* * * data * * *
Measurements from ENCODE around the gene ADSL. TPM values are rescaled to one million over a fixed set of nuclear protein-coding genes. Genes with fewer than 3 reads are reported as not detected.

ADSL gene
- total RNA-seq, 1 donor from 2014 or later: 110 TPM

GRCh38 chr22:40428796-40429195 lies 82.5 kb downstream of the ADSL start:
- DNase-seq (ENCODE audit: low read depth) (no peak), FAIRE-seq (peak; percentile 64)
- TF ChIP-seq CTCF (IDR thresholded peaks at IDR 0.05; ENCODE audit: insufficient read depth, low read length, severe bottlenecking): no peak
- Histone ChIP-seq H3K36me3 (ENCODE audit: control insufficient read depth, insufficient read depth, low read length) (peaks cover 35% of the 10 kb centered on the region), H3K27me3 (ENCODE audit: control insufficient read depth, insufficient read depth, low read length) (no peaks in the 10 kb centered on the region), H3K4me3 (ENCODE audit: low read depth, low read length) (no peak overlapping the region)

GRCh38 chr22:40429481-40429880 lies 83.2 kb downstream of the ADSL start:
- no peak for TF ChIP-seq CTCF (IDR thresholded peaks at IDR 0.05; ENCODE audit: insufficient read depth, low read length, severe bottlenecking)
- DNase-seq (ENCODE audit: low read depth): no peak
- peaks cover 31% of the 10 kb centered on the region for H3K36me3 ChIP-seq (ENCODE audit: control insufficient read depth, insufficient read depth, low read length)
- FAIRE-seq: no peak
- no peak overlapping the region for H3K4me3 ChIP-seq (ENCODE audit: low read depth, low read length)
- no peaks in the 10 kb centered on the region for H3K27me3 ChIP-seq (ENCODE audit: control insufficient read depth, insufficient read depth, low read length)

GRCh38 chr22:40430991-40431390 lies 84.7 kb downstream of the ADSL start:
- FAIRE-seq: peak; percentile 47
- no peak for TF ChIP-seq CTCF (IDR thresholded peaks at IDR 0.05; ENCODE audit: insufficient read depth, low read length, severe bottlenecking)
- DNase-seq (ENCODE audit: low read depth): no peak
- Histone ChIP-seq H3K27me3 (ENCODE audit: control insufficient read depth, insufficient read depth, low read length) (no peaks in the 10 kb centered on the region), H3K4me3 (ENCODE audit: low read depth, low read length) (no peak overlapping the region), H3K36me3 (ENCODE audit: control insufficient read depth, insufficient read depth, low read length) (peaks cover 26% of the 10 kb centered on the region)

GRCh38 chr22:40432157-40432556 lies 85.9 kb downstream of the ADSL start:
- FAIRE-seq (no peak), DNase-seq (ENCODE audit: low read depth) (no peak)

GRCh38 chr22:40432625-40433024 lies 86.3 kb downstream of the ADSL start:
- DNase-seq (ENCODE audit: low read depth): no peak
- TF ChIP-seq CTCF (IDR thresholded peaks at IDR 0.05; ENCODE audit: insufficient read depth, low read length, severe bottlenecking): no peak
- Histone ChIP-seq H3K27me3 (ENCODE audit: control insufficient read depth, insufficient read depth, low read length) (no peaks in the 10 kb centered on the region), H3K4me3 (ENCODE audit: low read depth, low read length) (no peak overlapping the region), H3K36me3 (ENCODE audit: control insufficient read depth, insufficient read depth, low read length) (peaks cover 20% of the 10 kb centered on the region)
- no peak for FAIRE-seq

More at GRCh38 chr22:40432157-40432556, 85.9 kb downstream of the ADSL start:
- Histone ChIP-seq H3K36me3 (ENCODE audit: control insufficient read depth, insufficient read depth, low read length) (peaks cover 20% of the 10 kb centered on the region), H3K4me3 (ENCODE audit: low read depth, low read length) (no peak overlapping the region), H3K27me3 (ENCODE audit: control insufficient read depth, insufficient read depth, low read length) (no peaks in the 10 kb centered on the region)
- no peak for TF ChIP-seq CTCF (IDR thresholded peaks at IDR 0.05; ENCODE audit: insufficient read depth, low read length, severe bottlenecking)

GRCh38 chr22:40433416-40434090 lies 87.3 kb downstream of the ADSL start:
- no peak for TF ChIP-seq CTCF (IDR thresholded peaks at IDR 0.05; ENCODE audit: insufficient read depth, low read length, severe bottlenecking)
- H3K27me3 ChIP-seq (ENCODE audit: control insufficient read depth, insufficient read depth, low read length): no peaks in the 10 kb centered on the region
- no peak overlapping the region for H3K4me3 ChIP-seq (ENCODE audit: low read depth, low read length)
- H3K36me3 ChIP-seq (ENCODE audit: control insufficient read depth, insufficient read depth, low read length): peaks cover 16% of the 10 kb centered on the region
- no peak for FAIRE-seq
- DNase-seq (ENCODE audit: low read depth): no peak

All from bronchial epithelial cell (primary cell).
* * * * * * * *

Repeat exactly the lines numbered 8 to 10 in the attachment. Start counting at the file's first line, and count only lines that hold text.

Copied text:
GRCh38 chr22:40429481-40429880 lies 83.2 kb downstream of the ADSL start:
- no peak for TF ChIP-seq CTCF (IDR thresholded peaks at IDR 0.05; ENCODE audit: insufficient read depth, low read length, severe bottlenecking)
- DNase-seq (ENCODE audit: low read depth): no peak